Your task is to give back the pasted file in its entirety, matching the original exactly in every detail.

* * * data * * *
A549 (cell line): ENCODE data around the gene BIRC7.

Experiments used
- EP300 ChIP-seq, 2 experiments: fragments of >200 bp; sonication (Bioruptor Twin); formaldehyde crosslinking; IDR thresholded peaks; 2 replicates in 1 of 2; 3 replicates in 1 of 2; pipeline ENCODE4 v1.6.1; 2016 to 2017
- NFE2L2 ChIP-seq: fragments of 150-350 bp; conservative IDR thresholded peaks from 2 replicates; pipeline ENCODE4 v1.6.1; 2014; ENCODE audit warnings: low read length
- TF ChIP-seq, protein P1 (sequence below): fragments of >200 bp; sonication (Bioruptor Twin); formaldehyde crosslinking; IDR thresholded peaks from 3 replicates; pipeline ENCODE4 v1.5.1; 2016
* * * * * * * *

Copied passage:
A549 (cell line): ENCODE data around the gene BIRC7.

Experiments used
- EP300 ChIP-seq, 2 experiments: fragments of >200 bp; sonication (Bioruptor Twin); formaldehyde crosslinking; IDR thresholded peaks; 2 replicates in 1 of 2; 3 replicates in 1 of 2; pipeline ENCODE4 v1.6.1; 2016 to 2017
- NFE2L2 ChIP-seq: fragments of 150-350 bp; conservative IDR thresholded peaks from 2 replicates; pipeline ENCODE4 v1.6.1; 2014; ENCODE audit warnings: low read length
- TF ChIP-seq, protein P1 (sequence below): fragments of >200 bp; sonication (Bioruptor Twin); formaldehyde crosslinking; IDR thresholded peaks from 3 replicates; pipeline ENCODE4 v1.5.1; 2016